Math_QED
Homework Helper
2019 Award
Forgive me, but I still suspect that abstract concepts like "artinian rings and modules" just make people reluctant. I know when I read the problem I was a little unnerved by the terms until I spent a while thinking about it. So I make another try at minimalizing this feeling, by pointing out that a module with only finitely many elements is definitely artinian. Maybe this will shake loose a solution.
I'm wondering if you have a concrete example in mind?

Mentor
Forgive me, but I still suspect that abstract concepts like "artinian rings and modules" just make people reluctant.
I'm afraid this is true for many algebra questions. It shouldn't be that difficult these times to look up a definition and to find examples. I remember a question about amalgams where the term had a similar effect, or Lie algebra questions which were very easy as soon as one looked up the definitions.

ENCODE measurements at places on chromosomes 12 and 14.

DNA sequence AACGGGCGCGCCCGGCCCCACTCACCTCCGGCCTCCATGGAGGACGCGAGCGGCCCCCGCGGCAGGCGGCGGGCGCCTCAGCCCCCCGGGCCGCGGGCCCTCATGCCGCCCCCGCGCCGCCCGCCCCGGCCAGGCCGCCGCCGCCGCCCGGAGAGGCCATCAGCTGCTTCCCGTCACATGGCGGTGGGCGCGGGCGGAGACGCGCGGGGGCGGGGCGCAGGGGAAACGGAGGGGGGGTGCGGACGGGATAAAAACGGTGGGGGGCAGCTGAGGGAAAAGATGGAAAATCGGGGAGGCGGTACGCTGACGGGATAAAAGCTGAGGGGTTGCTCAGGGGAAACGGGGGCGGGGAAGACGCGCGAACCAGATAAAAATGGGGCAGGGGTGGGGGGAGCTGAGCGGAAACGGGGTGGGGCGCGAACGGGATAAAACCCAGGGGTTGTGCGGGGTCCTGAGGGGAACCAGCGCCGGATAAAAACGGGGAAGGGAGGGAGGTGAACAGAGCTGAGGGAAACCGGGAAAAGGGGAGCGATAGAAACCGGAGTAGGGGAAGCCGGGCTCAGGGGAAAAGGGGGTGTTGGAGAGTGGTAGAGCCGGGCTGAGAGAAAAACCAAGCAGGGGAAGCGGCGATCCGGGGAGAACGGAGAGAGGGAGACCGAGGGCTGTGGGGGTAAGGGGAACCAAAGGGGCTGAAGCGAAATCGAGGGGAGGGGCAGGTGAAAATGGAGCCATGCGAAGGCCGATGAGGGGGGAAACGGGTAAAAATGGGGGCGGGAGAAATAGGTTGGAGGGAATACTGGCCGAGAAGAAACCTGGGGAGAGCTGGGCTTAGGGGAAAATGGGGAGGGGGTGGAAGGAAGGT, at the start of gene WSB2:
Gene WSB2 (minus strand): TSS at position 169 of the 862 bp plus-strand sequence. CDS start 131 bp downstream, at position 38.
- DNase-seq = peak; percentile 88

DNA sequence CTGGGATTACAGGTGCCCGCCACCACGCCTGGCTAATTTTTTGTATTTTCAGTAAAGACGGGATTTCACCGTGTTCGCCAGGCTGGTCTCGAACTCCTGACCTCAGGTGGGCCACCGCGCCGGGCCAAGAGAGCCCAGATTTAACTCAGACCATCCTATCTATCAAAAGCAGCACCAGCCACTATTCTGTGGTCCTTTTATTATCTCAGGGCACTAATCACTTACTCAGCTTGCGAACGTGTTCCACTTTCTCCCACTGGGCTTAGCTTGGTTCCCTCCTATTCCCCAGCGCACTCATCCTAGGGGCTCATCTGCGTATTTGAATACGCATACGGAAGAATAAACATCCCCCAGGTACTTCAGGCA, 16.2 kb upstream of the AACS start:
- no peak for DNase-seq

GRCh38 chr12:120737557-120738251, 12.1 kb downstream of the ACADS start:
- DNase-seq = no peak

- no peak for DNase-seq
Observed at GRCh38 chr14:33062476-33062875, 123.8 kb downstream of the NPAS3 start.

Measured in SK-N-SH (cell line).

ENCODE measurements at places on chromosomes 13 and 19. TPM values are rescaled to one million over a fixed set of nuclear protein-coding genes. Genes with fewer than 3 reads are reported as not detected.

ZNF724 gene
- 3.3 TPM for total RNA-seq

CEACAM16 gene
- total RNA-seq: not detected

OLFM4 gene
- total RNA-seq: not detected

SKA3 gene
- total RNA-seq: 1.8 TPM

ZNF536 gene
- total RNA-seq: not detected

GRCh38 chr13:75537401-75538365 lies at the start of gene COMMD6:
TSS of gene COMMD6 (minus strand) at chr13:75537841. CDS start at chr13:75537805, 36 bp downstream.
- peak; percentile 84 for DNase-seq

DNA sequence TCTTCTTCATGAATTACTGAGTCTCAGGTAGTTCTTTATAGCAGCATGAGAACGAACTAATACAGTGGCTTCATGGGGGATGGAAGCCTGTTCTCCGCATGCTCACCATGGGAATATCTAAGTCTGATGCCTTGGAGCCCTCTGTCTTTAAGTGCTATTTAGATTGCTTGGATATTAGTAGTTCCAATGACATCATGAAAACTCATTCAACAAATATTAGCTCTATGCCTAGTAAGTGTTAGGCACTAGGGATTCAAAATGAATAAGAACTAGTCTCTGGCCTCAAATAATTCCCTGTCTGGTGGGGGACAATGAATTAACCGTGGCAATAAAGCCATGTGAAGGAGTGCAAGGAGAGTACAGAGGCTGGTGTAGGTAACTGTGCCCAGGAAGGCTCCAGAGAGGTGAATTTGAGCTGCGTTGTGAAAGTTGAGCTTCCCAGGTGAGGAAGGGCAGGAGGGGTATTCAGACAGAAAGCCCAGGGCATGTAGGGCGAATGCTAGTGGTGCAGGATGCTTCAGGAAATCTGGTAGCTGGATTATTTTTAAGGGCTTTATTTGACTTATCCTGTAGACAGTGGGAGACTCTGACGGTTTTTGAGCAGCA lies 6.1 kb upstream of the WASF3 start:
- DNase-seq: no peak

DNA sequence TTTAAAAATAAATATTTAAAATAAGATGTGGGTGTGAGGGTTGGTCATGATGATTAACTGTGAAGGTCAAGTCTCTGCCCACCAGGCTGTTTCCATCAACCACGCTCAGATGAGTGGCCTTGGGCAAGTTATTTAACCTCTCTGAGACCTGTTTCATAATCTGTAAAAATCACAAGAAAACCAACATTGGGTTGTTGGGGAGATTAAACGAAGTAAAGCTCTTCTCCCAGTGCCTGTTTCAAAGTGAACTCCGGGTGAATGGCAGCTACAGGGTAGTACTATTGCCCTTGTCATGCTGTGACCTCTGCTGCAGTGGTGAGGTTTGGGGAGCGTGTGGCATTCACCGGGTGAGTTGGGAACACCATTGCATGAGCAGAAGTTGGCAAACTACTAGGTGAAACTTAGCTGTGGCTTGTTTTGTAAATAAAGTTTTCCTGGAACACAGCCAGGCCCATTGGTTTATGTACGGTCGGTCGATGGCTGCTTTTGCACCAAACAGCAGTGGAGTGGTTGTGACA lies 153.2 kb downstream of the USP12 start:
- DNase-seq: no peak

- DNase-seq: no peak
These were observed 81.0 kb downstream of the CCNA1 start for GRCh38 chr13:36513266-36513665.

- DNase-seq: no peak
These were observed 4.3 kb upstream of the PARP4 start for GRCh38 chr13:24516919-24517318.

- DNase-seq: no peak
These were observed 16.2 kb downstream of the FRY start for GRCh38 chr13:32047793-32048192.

mathwonk
Homework Helper
OK, The example I gave in my hint was that the ideals (3^n) in the integers, are clearly (by unique factorization) descending so not only is the ring of integers not artinian, hence also not as a Z module, but also the Z-module (i.e. ideal) (3) is also not artinian. The quotient however Z/(3), is a finite Z- module, hence is artinian.

This shows how to build lots of examples, Z/(n), for any n≥1.

Now not only is a finite module artinian, but also any module with only a finite number of submodules is artinian, so given any ring R at all, the quotient ring R/m by a maximal ideal m, is also an artinian R module, since it has only 2 ideals, hence 2 submodules. So if we take k[x1,...,xn] a polynomial ring over a field, and m any maximal ideal, e.g. (x1,...,xn), then since the sequence (x1,...,xn)^r is ? clearly descending, we have another similar example k[x1,...,xn]/m, and also k[x1,..,xn]/m^r, for r ≥ 1. Or we can also use m/m^r, r ≥ 2, since this quotient is a finite dimensional k vector space, hence has the DCC on k subspaces, hence also on k[x1,...,xn] submodules.